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A non-profit publication of the Office of the University Relations of Virginia Tech,
including The Conductor, a special section of the Spectrum printed 4 times a year

Presentation features first black women at Tech

By Catherine Doss

Spectrum Volume 20 Issue 24 - March 19, 1998

They enrolled 32 years ago. Six black women. The first class of African-American females at Virginia Tech. Back in those days, the Confederate flag was an icon at football games, and "Dixie" played by the Highty Tighties was revered almost as much as the national anthem.
At that time, Rockefeller Foundation grants for black students and federal legislation were encouraging integration of traditionally white schools such as Virginia Tech. The six women, Linda Adams, Jacqueline Butler, Linda Edmonds, Fredi Hairston, Marguerite Harper, and Chiquita Hudson were among approximately 8,500 white men, several hundred white women, and 20 black men enrolled at the university.
A multimedia performance Thursday, March 19 will trace the academic and cultural experiences of Virginia Tech's early black women faculty and staff members and students, and will feature live presentations by Linda Edmonds (Turner), now assistant vice president of marketing at Dean College in Massachusetts, and Johnnie Miles, an early black woman faculty member in the (then) College of Education. "The Voices of the First Black Women at Virginia Tech" is part of the university's 125th anniversary events and is sponsored by the Women's Center.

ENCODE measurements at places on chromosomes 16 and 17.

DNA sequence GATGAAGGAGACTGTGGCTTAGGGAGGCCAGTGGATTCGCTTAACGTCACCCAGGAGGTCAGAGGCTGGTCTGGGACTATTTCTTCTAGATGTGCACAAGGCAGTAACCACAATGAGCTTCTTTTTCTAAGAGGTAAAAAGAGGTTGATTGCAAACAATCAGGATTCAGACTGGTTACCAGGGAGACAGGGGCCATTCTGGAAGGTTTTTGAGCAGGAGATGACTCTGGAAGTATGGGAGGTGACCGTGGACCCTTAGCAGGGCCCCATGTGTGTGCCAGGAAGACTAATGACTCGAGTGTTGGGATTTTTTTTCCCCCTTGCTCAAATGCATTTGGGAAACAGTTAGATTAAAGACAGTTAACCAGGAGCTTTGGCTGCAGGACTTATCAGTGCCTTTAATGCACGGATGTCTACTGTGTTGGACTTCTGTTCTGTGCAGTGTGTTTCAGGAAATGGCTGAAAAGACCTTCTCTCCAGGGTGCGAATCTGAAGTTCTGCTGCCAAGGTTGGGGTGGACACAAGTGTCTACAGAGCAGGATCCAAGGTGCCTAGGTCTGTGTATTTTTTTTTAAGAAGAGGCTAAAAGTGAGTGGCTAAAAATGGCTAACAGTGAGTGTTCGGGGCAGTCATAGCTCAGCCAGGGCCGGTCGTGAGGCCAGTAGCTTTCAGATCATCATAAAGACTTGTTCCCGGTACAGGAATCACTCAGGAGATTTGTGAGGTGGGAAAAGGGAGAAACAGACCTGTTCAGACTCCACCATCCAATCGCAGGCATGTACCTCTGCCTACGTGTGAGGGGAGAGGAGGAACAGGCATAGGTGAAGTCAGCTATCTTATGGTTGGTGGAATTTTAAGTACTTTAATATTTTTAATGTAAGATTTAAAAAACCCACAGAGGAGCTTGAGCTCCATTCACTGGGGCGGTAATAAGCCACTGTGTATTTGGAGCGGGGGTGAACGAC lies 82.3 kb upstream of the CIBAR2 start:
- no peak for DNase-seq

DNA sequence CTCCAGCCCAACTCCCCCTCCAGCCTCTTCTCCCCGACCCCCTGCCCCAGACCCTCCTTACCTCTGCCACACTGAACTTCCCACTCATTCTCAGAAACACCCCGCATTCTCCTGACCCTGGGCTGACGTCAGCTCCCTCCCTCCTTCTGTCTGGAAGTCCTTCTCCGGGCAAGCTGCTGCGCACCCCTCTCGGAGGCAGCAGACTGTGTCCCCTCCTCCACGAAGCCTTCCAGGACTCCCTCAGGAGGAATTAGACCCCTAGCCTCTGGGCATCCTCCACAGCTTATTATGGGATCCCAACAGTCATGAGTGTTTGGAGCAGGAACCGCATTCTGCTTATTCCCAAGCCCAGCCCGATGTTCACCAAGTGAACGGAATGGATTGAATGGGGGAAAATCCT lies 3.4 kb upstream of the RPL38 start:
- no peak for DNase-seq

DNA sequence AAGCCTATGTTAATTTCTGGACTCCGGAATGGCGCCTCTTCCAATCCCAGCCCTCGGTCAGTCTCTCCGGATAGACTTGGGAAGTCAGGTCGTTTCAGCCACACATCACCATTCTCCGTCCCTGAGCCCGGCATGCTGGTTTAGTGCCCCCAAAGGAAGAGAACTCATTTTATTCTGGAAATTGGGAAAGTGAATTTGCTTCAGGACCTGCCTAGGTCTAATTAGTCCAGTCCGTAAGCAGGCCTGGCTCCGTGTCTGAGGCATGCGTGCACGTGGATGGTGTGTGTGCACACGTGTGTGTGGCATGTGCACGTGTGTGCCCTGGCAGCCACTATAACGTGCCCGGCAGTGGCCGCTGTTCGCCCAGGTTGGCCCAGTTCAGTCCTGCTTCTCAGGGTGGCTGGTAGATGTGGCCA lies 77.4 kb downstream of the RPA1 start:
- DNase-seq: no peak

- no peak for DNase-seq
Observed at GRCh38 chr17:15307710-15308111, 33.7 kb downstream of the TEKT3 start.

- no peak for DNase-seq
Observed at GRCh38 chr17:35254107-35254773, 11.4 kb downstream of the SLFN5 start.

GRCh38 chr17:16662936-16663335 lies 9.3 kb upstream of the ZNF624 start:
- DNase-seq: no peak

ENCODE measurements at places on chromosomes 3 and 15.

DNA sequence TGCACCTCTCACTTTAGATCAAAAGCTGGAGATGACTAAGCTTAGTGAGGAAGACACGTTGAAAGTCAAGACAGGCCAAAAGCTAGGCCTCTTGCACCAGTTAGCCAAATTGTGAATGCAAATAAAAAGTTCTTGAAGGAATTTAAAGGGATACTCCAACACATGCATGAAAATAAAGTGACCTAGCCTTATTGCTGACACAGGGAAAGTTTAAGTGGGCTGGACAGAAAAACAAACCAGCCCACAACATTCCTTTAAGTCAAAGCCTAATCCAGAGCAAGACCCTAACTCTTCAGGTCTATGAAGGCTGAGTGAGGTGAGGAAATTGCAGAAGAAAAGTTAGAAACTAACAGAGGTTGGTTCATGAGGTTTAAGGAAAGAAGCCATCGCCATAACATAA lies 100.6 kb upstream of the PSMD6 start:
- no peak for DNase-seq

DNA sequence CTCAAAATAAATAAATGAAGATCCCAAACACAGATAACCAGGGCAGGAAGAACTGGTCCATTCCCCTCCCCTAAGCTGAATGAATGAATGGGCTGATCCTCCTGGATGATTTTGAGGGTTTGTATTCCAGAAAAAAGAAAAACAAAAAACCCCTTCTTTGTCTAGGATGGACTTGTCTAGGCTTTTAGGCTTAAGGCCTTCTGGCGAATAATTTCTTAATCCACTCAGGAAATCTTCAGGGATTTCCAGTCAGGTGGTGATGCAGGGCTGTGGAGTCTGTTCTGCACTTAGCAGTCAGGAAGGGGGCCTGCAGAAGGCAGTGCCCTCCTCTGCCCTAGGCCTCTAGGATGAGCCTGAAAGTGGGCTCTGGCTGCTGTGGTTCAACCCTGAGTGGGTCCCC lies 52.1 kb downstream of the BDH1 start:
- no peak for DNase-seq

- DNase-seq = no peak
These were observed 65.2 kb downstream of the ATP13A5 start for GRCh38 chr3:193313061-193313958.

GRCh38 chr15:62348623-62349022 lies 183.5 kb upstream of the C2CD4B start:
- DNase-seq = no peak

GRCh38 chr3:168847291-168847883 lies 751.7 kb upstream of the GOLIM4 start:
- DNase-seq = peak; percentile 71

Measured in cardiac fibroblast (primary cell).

"Voices" is based on the Black Women at Virginia Tech History Project, initiated by Elaine Carter, a doctoral student at Virginia Tech in Public Administration and Policy. The multi-phase project involves identifying the first black women--students, faculty and staff members--to enter the university, the collection of their narratives of that entry experience, and the design and execution of events to enhance communication, understanding and relationships within the university's culturally diverse community.
Much of the oral history phase of the project has been completed, and excerpts of interviews with some of the women will be featured in the "Voices" presentation along with slides and other visual elements.
"It's amazing the number of things that took place on campus back then that involved race issues," said Carol Burch-Brown, who is coordinating the technical end of the presentation, which also features Carter narrating the script and Nikki Giovanni, professor of English, introducing the show. The script was written by Su Clauson-Wicker, and photographs were collected and shot by senior Amanda Serra. Paul Lancaster served as audio engineer.
Today 495 black women are taking classes at Virginia Tech. The total black student enrollment is 1,064, or about 4.3 percent of the university's total.
The show begins at 7:30 p.m. in Squires Colonial Hall, and will be followed by a reception at the Black Cultural Center.
The Black Women at Virginia Tech History Project may be accessed at http://scholar2.lib.vt.edu/spec/bwhp/bwhproj.htm.